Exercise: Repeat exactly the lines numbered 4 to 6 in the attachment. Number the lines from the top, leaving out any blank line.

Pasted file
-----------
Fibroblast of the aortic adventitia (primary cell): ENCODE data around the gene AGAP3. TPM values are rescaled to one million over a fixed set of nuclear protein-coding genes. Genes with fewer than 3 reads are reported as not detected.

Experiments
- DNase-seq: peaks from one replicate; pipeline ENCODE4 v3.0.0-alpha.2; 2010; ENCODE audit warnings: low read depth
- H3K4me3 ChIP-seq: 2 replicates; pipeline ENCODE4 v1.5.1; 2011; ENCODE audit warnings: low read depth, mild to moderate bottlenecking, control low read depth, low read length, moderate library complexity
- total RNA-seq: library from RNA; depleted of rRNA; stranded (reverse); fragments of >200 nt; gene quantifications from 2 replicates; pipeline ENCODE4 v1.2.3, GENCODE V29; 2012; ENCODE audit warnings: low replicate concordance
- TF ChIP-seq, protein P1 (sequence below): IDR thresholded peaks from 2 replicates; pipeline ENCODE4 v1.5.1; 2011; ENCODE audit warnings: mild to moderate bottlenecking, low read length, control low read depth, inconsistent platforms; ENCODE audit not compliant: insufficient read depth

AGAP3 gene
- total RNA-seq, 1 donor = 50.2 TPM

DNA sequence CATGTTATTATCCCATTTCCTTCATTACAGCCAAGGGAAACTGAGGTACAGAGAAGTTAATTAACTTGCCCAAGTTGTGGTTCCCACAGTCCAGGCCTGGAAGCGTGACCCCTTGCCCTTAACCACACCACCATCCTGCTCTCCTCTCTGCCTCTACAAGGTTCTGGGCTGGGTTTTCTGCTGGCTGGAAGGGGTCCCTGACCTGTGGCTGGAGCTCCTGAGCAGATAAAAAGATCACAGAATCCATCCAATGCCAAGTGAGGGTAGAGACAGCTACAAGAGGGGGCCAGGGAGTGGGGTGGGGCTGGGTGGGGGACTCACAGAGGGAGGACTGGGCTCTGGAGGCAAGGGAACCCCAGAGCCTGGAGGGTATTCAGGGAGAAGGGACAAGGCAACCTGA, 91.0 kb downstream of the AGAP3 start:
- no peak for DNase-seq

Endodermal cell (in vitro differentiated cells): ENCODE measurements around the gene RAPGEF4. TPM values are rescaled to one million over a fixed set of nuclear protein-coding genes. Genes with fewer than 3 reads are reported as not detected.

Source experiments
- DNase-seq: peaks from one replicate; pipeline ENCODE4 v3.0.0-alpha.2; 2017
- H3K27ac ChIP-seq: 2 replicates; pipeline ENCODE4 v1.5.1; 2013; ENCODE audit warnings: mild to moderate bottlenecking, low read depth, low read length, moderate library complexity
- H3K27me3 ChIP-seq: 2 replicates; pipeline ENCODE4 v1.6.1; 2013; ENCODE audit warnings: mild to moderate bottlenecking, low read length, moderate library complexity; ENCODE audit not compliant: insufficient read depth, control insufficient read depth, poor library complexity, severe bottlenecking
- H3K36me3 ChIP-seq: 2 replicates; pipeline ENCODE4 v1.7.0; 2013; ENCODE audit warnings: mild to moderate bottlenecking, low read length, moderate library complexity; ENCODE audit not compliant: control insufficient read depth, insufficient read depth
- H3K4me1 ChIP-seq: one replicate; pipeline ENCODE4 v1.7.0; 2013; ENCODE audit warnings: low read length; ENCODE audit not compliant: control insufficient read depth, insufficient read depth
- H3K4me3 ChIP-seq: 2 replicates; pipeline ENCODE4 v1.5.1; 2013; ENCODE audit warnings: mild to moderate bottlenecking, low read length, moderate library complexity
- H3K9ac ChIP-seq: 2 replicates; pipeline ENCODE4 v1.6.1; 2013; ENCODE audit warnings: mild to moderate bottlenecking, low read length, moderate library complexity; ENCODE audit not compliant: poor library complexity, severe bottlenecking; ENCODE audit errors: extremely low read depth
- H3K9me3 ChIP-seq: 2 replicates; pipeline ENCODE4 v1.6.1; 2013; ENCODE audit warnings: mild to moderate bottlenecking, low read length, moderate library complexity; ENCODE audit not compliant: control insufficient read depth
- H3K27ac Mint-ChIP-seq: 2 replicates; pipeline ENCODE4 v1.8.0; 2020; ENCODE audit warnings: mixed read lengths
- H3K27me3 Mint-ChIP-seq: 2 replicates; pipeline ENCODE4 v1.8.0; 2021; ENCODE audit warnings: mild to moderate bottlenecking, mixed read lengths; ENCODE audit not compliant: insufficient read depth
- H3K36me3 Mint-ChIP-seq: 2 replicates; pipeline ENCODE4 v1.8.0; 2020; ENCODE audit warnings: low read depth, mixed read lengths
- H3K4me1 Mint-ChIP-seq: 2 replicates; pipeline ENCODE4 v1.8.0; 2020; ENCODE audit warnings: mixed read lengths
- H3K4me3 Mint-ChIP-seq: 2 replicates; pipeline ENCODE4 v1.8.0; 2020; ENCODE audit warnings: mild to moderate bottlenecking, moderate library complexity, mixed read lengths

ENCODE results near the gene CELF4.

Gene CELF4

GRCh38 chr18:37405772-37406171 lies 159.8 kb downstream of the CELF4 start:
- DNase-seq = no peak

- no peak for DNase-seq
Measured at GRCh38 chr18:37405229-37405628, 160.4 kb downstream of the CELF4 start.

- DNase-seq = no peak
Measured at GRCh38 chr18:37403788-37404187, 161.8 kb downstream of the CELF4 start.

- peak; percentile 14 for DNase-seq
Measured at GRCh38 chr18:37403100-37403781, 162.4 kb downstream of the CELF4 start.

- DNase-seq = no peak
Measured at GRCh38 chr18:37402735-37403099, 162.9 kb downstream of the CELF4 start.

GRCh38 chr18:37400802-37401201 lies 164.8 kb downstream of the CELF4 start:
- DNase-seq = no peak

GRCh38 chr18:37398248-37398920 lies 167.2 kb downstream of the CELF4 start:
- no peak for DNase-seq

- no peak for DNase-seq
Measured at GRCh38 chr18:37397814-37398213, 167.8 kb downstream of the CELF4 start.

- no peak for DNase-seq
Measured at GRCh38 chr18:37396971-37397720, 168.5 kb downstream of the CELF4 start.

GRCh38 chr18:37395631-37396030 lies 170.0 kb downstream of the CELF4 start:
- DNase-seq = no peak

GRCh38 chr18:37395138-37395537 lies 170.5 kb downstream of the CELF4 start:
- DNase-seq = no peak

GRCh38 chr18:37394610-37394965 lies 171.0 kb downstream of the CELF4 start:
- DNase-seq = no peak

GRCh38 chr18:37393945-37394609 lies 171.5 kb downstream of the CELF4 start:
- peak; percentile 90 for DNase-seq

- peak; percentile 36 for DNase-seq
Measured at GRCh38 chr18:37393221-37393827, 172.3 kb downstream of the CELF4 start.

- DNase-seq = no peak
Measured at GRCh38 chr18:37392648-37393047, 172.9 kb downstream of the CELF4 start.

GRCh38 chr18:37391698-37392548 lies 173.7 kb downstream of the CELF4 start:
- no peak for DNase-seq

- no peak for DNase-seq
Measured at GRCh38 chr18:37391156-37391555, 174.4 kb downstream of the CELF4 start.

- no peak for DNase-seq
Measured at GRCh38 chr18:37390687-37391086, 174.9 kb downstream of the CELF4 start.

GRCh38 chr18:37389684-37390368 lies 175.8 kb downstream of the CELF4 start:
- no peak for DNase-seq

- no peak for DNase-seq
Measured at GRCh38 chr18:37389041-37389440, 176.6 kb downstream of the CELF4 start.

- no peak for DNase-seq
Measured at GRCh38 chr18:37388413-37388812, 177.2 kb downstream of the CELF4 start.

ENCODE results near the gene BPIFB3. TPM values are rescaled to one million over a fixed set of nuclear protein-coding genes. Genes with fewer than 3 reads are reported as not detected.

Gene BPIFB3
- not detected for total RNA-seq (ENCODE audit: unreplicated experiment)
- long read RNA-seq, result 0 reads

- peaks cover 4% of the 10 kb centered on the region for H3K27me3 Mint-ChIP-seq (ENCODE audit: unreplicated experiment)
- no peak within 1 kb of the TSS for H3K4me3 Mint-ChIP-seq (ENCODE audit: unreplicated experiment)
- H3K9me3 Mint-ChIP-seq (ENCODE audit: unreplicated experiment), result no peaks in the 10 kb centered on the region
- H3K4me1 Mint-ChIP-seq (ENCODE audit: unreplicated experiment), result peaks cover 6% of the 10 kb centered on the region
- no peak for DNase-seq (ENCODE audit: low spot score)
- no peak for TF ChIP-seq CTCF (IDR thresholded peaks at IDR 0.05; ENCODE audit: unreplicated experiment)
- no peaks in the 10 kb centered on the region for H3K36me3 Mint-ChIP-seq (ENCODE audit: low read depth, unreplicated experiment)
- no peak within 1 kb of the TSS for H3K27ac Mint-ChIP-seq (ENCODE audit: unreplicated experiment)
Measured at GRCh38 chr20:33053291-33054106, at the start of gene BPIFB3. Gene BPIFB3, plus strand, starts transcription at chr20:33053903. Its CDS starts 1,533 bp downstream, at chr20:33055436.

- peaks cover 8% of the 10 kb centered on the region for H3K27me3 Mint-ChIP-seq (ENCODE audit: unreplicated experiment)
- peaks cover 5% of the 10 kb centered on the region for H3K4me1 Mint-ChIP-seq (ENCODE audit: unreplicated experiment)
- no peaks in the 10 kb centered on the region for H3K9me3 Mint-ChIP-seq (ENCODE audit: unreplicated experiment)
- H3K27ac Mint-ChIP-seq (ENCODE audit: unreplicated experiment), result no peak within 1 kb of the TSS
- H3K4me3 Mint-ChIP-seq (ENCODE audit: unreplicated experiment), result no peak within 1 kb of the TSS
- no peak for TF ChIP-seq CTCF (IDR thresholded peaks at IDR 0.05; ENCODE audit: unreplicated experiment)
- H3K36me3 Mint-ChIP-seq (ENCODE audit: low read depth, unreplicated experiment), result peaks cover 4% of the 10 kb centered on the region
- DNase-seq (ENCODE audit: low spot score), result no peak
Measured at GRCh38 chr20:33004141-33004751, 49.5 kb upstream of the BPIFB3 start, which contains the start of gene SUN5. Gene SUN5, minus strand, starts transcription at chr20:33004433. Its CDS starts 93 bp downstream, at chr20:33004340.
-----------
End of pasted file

- H3K4me3 ChIP-seq: 2 replicates; pipeline ENCODE4 v1.5.1; 2011; ENCODE audit warnings: low read depth, mild to moderate bottlenecking, control low read depth, low read length, moderate library complexity
- total RNA-seq: library from RNA; depleted of rRNA; stranded (reverse); fragments of >200 nt; gene quantifications from 2 replicates; pipeline ENCODE4 v1.2.3, GENCODE V29; 2012; ENCODE audit warnings: low replicate concordance
- TF ChIP-seq, protein P1 (sequence below): IDR thresholded peaks from 2 replicates; pipeline ENCODE4 v1.5.1; 2011; ENCODE audit warnings: mild to moderate bottlenecking, low read length, control low read depth, inconsistent platforms; ENCODE audit not compliant: insufficient read depth